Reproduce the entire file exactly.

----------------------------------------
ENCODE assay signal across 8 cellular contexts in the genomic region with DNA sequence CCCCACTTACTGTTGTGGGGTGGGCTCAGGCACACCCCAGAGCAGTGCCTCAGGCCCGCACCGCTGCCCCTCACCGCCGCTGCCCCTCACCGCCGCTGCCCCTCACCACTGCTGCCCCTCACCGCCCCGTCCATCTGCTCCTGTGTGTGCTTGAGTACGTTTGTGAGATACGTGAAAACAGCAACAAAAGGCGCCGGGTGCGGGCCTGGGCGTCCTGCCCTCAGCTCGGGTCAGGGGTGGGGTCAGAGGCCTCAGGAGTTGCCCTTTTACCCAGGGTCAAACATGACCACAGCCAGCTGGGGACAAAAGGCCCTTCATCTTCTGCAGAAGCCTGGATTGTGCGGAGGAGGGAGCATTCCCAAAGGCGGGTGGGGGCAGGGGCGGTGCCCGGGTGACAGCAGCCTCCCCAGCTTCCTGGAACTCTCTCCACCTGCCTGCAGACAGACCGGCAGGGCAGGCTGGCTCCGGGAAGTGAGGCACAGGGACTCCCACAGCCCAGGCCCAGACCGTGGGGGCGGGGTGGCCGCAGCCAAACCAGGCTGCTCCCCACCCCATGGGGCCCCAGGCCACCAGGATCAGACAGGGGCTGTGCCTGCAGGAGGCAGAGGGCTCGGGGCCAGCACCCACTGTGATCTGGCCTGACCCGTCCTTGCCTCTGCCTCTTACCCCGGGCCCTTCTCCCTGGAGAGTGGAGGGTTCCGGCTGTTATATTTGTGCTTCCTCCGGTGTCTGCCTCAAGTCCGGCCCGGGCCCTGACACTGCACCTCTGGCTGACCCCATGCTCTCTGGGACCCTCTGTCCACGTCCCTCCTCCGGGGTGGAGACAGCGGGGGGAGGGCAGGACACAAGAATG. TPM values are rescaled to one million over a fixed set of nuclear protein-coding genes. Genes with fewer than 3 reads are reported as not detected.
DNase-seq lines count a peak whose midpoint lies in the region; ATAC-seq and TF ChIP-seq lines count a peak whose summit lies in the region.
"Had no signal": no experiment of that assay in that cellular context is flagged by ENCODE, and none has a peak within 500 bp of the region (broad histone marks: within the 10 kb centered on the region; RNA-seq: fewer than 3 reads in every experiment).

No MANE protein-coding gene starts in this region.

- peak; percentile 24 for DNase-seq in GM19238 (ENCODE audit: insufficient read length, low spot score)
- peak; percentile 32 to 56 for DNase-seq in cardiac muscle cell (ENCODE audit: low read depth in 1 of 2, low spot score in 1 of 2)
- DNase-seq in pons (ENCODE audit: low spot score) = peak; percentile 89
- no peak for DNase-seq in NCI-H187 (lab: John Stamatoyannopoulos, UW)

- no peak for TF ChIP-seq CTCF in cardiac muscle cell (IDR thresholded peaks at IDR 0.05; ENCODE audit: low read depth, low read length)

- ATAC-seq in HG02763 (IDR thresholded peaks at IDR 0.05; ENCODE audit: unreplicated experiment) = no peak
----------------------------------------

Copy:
ENCODE assay signal across 8 cellular contexts in the genomic region with DNA sequence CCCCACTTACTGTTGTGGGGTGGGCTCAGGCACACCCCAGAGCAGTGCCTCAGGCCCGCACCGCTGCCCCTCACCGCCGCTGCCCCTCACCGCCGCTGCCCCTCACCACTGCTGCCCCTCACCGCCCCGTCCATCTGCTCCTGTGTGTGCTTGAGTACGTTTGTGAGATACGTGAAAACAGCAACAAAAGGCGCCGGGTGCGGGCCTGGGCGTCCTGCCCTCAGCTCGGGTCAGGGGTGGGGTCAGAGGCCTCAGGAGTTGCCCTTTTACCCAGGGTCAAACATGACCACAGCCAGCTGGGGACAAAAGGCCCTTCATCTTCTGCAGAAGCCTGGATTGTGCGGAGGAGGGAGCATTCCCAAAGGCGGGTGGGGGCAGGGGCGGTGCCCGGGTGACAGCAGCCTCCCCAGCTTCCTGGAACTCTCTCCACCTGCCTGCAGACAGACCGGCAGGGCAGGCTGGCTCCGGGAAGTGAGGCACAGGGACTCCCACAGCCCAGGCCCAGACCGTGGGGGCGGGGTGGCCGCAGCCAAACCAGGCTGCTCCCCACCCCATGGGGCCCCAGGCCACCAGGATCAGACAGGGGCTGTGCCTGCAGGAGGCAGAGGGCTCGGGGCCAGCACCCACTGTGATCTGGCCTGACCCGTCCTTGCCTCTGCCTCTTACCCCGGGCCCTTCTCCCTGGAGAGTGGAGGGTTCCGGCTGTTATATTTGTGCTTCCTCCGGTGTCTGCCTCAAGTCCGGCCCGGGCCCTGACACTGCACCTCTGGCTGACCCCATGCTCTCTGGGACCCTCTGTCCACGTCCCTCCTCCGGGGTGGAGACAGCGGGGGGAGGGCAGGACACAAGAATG. TPM values are rescaled to one million over a fixed set of nuclear protein-coding genes. Genes with fewer than 3 reads are reported as not detected.
DNase-seq lines count a peak whose midpoint lies in the region; ATAC-seq and TF ChIP-seq lines count a peak whose summit lies in the region.
"Had no signal": no experiment of that assay in that cellular context is flagged by ENCODE, and none has a peak within 500 bp of the region (broad histone marks: within the 10 kb centered on the region; RNA-seq: fewer than 3 reads in every experiment).

No MANE protein-coding gene starts in this region.

- peak; percentile 24 for DNase-seq in GM19238 (ENCODE audit: insufficient read length, low spot score)
- peak; percentile 32 to 56 for DNase-seq in cardiac muscle cell (ENCODE audit: low read depth in 1 of 2, low spot score in 1 of 2)
- DNase-seq in pons (ENCODE audit: low spot score) = peak; percentile 89
- no peak for DNase-seq in NCI-H187 (lab: John Stamatoyannopoulos, UW)

- no peak for TF ChIP-seq CTCF in cardiac muscle cell (IDR thresholded peaks at IDR 0.05; ENCODE audit: low read depth, low read length)

- ATAC-seq in HG02763 (IDR thresholded peaks at IDR 0.05; ENCODE audit: unreplicated experiment) = no peak